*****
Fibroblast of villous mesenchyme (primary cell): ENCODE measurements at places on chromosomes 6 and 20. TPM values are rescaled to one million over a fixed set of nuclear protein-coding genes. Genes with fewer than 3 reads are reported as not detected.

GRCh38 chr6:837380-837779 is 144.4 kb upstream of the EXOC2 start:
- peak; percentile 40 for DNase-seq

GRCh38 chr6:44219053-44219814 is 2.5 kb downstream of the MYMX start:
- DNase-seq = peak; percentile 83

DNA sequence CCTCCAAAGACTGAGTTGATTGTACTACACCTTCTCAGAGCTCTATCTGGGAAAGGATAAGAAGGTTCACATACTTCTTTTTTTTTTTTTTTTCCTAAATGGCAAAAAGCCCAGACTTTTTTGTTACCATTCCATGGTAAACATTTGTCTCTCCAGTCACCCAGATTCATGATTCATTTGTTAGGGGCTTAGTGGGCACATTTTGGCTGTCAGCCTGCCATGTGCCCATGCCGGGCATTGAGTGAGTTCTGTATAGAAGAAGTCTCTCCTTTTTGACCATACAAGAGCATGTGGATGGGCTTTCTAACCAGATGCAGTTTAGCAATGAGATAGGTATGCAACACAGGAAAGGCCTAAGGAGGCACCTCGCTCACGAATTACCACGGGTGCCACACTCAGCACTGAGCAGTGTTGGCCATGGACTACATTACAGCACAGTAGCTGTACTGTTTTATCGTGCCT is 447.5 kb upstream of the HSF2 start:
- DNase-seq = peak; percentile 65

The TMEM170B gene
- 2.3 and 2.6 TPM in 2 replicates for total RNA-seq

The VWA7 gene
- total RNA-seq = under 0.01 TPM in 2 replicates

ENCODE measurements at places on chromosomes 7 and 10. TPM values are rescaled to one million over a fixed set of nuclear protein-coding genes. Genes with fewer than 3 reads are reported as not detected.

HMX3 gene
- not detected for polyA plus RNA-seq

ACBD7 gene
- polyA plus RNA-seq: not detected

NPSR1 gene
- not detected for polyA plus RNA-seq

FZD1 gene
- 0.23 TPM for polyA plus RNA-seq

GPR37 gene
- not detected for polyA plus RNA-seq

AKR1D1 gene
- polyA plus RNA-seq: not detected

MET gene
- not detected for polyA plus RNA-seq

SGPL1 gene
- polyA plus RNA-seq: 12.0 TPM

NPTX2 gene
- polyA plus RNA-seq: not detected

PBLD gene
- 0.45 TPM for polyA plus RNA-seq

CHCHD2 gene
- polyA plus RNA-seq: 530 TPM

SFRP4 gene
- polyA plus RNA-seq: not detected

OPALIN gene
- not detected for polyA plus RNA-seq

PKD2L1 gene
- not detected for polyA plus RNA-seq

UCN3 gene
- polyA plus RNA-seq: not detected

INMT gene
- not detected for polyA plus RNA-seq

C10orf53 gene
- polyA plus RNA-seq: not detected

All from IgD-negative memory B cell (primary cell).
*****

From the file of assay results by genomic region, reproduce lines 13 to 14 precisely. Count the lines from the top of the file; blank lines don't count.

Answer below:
HMX3 gene
- not detected for polyA plus RNA-seq